LEWISTON — Changes to Maine's welfare rules could hurt the city, councilors told members of the state Legislature Tuesday night.
City councilors and city staff told Lewiston's representatives to the Maine Senate and House of Representatives that changes to Temporary Aid to Needy Families will cancel benefits to 337 Lewiston families as of May 1.
That's when those families reach a five-year limit on benefits that was adopted by the state last fall.
That could potentially send those families to Lewiston looking for General Assistance benefits. TANF benefits are supported by the federal government, while General Assistance is paid by the state and local governments.
"So if the state believes that certain people should be economically self sufficient and therefore should not receive state support, why in the world would you send them to their local City Hall and say 'They'll take care of you,'?" City Administrator Ed Barrett asked. "If you are sensing frustration, I think it's because we have not been able to get information and this has all been dropped on us very quickly."
Barrett said he has been unable to get firm estimates from the state Department of Health and Human Services, but said paying the additional General Assistance benefits could cost the city between $80,000 and $525,000.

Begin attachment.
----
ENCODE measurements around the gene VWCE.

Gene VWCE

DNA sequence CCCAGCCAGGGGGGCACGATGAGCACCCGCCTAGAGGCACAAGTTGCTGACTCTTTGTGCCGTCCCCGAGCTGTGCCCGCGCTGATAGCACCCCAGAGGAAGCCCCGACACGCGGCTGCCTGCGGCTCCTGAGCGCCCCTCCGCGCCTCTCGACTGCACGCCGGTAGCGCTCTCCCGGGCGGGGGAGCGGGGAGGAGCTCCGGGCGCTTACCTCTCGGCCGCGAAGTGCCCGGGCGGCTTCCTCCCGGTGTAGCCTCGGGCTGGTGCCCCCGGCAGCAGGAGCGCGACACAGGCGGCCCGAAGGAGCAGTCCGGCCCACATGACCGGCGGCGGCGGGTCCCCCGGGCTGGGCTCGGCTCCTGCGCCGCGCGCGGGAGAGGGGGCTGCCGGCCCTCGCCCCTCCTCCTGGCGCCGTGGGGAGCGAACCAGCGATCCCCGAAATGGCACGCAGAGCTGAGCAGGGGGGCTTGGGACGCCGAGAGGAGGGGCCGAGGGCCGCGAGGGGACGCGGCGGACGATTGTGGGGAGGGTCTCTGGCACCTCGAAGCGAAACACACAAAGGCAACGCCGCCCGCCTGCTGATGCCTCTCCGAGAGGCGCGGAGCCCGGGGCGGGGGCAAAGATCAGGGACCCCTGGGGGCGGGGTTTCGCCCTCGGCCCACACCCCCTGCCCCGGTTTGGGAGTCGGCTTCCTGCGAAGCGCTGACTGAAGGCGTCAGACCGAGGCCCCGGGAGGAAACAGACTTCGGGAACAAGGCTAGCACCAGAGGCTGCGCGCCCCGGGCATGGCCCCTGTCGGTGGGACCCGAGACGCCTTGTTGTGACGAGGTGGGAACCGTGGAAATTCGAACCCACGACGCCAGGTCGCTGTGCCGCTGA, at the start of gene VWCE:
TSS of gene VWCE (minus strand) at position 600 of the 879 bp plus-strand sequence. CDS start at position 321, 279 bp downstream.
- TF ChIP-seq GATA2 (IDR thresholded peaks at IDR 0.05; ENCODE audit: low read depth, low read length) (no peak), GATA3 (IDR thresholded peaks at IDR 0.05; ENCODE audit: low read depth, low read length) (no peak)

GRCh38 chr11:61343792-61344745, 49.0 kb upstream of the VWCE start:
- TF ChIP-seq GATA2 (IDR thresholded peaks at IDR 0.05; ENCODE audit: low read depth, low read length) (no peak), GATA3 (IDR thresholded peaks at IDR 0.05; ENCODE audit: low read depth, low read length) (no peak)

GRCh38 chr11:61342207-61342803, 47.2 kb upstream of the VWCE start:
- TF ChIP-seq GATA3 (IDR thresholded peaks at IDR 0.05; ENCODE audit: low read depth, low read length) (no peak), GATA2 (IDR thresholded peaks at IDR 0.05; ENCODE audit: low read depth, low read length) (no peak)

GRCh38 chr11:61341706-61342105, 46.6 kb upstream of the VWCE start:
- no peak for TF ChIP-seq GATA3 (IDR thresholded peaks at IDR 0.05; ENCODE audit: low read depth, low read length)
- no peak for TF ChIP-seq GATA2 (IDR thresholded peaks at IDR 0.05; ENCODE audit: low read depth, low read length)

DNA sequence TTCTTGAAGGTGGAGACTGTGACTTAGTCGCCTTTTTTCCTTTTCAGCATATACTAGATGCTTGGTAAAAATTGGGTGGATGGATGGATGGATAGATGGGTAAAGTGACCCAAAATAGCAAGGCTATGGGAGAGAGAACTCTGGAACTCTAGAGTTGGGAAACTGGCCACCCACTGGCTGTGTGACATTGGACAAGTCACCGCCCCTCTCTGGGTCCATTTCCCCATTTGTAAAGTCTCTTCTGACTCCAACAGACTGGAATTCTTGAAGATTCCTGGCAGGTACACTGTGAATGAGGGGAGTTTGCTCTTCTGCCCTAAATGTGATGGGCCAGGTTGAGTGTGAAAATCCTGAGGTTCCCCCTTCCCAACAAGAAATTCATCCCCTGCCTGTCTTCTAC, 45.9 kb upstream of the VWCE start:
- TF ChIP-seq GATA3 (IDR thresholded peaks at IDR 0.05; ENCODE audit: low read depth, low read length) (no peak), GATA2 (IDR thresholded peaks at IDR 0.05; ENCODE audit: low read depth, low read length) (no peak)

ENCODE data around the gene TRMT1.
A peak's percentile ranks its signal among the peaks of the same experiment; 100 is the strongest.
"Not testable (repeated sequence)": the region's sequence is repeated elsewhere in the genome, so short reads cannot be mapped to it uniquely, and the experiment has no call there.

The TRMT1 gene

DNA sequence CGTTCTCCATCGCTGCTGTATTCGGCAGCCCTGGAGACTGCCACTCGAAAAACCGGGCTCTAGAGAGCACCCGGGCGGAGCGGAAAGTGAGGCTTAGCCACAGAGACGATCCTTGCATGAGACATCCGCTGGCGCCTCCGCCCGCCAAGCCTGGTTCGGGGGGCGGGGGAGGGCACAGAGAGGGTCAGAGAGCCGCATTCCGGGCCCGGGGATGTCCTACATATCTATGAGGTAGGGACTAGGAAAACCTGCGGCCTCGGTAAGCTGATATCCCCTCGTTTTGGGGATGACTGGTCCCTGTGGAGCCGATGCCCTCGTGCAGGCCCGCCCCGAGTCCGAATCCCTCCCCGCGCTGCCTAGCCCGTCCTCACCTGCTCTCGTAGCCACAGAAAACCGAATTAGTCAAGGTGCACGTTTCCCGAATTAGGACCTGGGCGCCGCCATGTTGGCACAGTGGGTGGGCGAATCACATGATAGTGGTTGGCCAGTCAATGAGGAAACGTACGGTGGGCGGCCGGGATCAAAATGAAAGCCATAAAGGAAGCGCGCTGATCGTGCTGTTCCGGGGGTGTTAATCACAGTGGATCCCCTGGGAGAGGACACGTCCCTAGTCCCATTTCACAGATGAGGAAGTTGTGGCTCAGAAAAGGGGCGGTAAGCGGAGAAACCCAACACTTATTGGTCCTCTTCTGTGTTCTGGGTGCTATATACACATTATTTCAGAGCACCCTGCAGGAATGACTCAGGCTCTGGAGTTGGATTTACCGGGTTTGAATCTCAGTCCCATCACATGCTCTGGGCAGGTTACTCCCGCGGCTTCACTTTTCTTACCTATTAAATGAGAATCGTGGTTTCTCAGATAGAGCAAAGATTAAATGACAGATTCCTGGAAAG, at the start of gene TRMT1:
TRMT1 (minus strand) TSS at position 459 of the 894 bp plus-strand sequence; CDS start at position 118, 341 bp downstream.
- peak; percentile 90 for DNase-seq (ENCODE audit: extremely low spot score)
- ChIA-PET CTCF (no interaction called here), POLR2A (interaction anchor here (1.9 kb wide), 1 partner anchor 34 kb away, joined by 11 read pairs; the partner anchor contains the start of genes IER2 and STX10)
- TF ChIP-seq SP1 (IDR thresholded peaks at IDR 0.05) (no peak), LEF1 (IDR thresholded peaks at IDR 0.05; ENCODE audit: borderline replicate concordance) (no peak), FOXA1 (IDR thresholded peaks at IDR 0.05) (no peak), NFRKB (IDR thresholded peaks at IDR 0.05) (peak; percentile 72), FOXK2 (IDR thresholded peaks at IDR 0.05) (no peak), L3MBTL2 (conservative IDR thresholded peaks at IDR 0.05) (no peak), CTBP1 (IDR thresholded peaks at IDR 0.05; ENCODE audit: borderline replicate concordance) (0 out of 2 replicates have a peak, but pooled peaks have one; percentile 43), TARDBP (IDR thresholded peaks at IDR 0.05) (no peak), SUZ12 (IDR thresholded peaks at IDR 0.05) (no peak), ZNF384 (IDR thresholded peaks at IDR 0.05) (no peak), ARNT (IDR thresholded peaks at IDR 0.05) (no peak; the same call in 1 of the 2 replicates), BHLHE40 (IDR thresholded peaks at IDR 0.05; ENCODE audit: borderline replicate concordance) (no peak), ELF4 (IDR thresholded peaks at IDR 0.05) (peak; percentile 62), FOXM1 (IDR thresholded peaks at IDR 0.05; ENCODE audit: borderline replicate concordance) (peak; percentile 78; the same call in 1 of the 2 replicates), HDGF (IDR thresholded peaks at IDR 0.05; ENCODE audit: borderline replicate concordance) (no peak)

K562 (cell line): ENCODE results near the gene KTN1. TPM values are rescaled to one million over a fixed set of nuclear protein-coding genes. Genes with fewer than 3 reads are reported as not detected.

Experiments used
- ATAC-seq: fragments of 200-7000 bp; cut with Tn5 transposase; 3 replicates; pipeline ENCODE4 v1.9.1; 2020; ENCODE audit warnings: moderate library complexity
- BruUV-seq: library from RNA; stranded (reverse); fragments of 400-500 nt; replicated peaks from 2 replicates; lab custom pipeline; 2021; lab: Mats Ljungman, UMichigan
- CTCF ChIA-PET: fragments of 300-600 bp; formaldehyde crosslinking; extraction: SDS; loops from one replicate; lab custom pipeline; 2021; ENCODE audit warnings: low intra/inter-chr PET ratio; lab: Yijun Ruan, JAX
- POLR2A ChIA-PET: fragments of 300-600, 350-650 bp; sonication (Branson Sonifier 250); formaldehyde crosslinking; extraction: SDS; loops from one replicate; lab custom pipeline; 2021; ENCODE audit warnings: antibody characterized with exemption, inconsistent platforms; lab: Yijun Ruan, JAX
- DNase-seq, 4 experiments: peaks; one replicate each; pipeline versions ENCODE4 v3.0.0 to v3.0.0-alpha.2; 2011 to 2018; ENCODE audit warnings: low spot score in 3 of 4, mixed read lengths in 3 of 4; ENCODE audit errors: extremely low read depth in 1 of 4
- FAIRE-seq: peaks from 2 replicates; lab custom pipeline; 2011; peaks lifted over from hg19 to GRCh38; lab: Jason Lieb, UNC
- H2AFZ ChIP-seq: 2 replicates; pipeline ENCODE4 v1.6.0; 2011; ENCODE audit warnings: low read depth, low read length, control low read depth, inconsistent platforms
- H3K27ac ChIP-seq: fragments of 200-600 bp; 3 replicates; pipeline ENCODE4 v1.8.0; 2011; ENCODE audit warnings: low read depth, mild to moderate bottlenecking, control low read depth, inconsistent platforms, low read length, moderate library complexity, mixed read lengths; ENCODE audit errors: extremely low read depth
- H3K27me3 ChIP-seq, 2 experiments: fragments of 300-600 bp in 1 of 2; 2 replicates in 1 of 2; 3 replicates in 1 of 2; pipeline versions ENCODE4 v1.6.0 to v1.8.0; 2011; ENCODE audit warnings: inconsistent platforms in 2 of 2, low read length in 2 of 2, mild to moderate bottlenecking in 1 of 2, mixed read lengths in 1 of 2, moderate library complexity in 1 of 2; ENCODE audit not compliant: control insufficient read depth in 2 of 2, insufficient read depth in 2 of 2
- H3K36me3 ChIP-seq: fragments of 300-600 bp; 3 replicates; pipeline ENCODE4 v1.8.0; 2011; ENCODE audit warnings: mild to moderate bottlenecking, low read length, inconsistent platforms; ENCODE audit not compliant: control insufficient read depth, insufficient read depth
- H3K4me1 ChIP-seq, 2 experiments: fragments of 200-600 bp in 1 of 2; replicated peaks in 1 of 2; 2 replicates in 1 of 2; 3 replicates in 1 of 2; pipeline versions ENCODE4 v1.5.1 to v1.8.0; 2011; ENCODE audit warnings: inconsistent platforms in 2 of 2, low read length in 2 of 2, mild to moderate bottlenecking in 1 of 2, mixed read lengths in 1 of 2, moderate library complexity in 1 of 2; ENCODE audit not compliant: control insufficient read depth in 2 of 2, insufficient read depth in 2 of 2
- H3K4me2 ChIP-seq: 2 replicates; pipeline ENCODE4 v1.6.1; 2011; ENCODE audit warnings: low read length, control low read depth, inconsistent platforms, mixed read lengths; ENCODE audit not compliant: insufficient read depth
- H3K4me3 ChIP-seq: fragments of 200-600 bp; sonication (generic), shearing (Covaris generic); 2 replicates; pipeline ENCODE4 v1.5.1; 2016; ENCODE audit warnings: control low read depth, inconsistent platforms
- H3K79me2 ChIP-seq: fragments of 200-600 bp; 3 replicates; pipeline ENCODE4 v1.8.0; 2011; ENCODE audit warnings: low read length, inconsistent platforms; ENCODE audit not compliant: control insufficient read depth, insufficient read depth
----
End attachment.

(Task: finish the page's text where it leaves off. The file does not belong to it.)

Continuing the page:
Legislators are also considering a measure to reduce the amount of General Assistance compensation they pay to the cities. That measure could push new costs as high as $1.3 million to the city, Barrett said.
"Quite frankly, we just cannot absorb that," Mayor Robert Macdonald said. "What we'd like to know is, where is everyone going to stand? If we have to put these people on our welfare, we're going to get killed."
Rep. Peggy Rotundo, D-Lewiston, said that she and her Lewiston colleagues understood. Rotundo was joined by Rep. Mike Carey, D-Lewiston, Rep. Michel Lajoie, D-Lewiston, Rep. Richard Wagner, D-Lewiston, and Sen. Margaret Craven, D-Lewiston,
"We share your frustration, but we are not in the majority," Rotundo said. "Last spring we did what we could to minimize that impact of all of these proposals."